. The Holy Bible. King James Version. Peabody, MA: Hendrickson Publishers. Person, Henry A. (ed.). 1953. Cambridge Middle English lyrics. Seattle: University of Washington Press. Tasioulas, J. A. (ed.). 1999. The makars: The poems of Henryson, Dunbar and Douglas. Edinburgh: Canongate Books. Villon, François. 2013. The testament and other poems. Trans. Anthony Mortimer. Richmond: Alma Classics Ariès, Philippe. 2009. Western attitudes toward death: From the middle ages to the present. London & New York
This article uses Charles S. Peirce’s concept of icon and Judith Butler’s idea of genealogy of gender to study levels of fictionality in the Old English poem Beowulf. It shows that Wealhtheow, the principal female character in the epic, operates as a diegetic reader in the poem. Her speeches, in which she addresses her husband King Hrothgar and Beowulf contain implicit references to the Lay of Finn, which has been sung by Hrothgar’s minstrel at the feast celebrating Beowulf’s victory. It is argued here that Wealhtheow represents herself as an icon of peace-weaving, as she casts herself as a figuration of Hildeburh, the female protagonist of the Lay of Finn. Hildeburh is the sister of Hnæf, the leader of the Danes, and is given by her brother to Finn the Frisian in a marriage alliance. In her role as a peace-weaver, the queen is to weave peace between tribes by giving birth to heirs of the crown. After the courtly minster’s performance of the Lay, Wealhtheow warns her husband against establishing political alliances with the foreigner Beowulf at the expense of his intratribal obligation to his cousin Hrothulf, who is to become king after Hrothgar’s death.
The present article studies Cynewulf’s creative manipulation of heroic style in his hagiographic poem Juliana written around the 9th century A.D. The four poems now attributed to Cynewulf, on the strength of his runic autographs appended to each, Christ II, Elene, The Fates of the Apostles, and Juliana are written in the Anglo-Saxon tradition of heroic alliterative verse that Anglo- Saxons had inherited from their continental Germanic ancestors. In Juliana, the theme of treasure and exile reinforces the allegorical structure of Cynewulf’s poetic creation. In such poems like Beowulf and Seafarer treasure signifies the stability of bonds between people and tribes. The exchange of treasure and ritualistic treasure-giving confirms bonds between kings and their subjects. In Juliana, however, treasure is identified with heathen culture and idolatry. The traditional imagery of treasure, so central to Old English poetic lore, is inverted in the poem, as wealth and gold embody vice and corruption. The rejection of treasure and renunciation of kinship bonds indicate piety and chastity. Also, while in other Old English secular poems exile is cast in terms of deprivation of human company and material values, in Juliana the possession of and preoccupation with treasure indicates spiritual exile and damnation. This article argues that the inverted representations of treasure and exile in the poem lend additional strength to its allegorical elements and sharpen the contrast between secular world and Juliana, who is an allegorical representation of the Church.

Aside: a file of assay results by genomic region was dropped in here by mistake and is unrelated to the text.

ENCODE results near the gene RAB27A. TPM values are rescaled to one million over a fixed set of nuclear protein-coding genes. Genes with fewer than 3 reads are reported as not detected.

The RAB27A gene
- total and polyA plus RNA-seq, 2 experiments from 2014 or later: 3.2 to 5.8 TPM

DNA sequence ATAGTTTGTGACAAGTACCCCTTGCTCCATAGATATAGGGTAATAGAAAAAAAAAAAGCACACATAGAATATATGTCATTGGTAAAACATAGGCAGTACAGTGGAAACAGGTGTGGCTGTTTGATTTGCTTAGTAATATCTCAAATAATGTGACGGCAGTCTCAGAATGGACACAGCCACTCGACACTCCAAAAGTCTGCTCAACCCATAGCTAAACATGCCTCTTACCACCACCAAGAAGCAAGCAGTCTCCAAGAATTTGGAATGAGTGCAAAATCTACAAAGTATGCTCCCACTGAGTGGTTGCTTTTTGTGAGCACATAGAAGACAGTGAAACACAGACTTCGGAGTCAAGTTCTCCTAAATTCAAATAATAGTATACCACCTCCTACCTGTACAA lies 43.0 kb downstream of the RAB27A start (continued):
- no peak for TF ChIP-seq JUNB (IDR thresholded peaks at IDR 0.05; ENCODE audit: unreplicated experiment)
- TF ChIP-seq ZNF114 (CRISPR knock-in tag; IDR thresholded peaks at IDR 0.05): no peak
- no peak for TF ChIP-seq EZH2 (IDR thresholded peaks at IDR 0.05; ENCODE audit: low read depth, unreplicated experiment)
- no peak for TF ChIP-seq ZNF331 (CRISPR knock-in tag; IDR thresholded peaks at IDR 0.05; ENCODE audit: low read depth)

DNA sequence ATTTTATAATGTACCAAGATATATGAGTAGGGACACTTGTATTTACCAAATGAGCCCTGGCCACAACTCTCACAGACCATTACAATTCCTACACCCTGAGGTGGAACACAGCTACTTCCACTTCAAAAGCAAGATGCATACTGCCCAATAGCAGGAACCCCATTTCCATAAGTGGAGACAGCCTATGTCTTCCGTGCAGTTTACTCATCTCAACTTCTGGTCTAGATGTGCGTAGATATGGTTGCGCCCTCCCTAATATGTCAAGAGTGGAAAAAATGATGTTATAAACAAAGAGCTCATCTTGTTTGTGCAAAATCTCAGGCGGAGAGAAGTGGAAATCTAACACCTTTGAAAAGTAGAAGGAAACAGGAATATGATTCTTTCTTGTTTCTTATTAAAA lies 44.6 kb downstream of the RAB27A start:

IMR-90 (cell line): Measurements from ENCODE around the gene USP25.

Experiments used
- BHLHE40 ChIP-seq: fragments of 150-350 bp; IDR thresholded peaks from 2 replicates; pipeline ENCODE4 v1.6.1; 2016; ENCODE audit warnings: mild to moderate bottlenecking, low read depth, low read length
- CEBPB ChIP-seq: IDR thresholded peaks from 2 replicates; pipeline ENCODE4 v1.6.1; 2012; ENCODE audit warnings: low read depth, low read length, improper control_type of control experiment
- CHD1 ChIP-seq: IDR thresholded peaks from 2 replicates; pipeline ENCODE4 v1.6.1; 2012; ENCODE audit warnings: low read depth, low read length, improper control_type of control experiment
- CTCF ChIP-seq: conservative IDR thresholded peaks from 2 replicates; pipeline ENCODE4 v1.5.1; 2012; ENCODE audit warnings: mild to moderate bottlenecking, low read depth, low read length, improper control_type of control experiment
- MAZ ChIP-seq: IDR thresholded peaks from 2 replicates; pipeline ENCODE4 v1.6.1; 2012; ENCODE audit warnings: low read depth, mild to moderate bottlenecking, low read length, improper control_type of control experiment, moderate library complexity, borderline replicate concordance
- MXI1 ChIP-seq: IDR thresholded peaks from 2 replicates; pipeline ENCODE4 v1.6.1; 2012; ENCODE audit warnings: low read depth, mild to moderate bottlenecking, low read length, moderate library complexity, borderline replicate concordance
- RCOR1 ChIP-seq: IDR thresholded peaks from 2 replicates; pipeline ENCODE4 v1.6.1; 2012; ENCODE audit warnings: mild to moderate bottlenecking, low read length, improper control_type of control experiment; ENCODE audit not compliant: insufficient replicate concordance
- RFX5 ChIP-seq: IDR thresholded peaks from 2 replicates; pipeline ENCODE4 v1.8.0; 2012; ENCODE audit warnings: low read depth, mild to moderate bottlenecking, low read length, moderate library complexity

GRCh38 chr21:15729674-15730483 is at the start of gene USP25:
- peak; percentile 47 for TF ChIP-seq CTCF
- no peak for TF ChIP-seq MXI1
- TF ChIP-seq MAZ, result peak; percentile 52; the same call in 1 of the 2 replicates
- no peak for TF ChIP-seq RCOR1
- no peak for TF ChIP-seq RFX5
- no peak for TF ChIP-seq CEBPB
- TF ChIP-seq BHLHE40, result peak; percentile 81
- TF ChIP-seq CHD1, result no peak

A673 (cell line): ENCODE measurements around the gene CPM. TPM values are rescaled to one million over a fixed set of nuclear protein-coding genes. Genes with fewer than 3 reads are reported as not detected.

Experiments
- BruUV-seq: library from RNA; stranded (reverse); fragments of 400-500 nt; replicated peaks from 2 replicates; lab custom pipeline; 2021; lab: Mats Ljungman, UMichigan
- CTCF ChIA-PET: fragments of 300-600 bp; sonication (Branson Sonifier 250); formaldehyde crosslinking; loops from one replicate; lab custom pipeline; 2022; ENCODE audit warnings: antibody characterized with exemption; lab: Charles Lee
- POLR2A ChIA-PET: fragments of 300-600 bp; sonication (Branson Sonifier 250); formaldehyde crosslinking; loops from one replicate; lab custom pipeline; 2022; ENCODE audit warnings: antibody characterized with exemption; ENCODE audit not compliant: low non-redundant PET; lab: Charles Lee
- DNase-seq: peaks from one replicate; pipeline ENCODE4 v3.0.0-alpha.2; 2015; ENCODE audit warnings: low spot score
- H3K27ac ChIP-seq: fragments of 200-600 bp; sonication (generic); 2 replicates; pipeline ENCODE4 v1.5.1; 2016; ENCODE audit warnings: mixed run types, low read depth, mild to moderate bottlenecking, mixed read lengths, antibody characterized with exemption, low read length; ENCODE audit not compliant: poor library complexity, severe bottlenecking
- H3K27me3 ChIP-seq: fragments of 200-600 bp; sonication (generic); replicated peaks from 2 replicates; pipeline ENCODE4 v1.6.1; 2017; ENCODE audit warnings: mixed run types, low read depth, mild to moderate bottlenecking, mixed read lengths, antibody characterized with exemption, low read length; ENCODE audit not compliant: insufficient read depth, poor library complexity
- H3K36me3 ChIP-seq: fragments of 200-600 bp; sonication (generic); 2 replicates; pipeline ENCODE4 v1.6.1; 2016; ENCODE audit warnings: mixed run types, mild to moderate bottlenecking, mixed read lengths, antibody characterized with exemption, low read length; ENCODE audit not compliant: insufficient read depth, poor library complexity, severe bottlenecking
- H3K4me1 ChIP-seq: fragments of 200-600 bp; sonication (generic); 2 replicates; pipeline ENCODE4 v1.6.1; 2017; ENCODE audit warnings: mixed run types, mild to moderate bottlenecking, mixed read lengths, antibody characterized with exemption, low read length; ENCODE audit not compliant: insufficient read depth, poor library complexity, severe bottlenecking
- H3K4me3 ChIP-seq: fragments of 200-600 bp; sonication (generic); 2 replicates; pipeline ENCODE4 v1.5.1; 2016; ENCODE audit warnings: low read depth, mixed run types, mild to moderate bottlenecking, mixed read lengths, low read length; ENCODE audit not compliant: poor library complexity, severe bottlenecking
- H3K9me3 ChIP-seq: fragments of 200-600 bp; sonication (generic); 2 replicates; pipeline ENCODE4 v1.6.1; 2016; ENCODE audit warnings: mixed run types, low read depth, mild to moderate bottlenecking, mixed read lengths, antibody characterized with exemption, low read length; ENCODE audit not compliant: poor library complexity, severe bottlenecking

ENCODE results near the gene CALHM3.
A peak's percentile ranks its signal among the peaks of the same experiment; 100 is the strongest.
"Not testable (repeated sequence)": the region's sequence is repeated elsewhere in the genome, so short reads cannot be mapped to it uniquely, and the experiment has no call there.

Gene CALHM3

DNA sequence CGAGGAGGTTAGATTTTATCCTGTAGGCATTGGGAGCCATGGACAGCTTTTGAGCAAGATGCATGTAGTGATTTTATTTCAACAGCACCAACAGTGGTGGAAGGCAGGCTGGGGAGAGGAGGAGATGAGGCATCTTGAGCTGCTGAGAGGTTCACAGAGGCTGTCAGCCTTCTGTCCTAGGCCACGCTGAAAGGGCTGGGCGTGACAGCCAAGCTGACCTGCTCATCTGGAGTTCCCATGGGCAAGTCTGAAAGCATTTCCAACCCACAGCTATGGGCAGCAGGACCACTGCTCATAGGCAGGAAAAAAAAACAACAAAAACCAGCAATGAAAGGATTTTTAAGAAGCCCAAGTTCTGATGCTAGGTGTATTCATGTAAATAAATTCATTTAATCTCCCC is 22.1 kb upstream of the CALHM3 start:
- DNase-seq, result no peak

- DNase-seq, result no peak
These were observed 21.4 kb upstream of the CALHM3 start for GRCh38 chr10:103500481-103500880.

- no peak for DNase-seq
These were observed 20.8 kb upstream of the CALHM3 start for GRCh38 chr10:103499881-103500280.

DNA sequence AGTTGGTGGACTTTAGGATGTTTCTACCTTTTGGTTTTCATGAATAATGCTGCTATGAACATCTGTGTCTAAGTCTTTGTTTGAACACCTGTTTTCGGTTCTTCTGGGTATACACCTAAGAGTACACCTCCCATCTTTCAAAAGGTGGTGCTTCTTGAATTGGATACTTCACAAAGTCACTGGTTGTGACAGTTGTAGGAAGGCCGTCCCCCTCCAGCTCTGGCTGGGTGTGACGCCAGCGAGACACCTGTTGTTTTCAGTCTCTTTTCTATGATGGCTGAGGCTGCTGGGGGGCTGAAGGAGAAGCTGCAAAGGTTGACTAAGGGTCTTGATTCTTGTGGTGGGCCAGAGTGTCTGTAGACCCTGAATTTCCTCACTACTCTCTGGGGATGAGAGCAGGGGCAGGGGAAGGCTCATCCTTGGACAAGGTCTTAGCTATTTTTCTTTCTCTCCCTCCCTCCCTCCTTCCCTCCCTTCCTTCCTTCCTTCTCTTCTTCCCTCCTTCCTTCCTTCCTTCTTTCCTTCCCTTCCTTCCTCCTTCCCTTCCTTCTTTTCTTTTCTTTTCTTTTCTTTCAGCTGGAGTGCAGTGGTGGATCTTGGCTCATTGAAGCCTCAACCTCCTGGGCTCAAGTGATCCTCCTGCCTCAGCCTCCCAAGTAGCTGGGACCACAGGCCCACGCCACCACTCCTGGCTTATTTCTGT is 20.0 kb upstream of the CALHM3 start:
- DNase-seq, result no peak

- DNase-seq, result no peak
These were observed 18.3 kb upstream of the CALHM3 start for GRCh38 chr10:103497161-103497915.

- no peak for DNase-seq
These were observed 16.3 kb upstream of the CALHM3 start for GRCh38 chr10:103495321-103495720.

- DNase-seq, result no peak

Estella Antoaneta Ciobanu
Introduction.” Middle English Alliterative Poetry and Its Background: Seven Essays. Ed. David Lawton. Cambridge: D. S. Brewer, 1982. 1-19. Print. ---. “Englishing the Bible, 1066-1549.” Wallace, ed., 1999. 454-82. Print. Leder, Drew. The Absent Body. Chicago: U of Chicago P, 1990. Print. Lipton, Sara. “‘The Sweet Lean of His Head’: Writing about Looking at the Crucifix in the High Middle Ages.” Speculum 80.4 (2005): 1172-208. Print. Megill, Allan. “History, Memory, Identity.” History of the Human Sciences 11
Dana Percec and Andreea Şerban
In Romania, Shakespeare played an important role in the construction of Romania’s cultural identity and in the reshaping of political awareness during the communist dictatorship. In recent years, the Bard’s work has been translated into a contemporary, accessible Romanian language, with theatrical or musical adaptations targeted at a public whose tastes are shaped by popular culture. The authors discuss, from this perspective, two recent adaptations: The Taming of the Shrew (2005), acclimatized to contemporary Romanian realities (names, locations and folk music), and Romeo and Juliet (2009) that relocates the tragedy in the musical genre. The choice of two musical genres popular with the most widely spread segments of the public - the conservative, but less educated middle-aged group of non-theatre-goers and the youth - indicates an attempt, still new for the Romanian cultural market, to accommodate Shakespeare to the interests of two different communities of consumers, so far absent from this country’s high culture circuit.
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References Adams, Percy. Travel Literature Through the Ages. New York: Garland, 1988. Bennett, Josephine. The Rediscovery of Sir John Mandeville. New York: MLA, 1954. Bhabha, Homi K. The Location of Culture. London: Routledge, 1994. Chronicles of Narnia: The Lion, the Witch, and the Wardrobe. Dir. Andrew Adamson, 2005. Dabydeen, David. Hogarth’s Blacks: Images of Blacks in Eighteenth Century English Art. Manchester: Manchester UP, 1987. Downing, David C. Into the Wardrobe: C
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References Chetwode, Penelope.  2002. Two middle-aged ladies in Andalusia. London: John Murray Travel Classics. Macaulay, Rose.  1986. Fabled shore: From the Pyrenees to Portugal. Oxford: Oxford University Press. Borrow, George. 1841. The Bible in Spain. London: John Murray. Brenan, Gerald. 1943. The Spanish labyrinth: An account of the social and political background of the Civil War. Cambridge: Cambridge University Press. Brenan, Gerald. 1957. South from Granada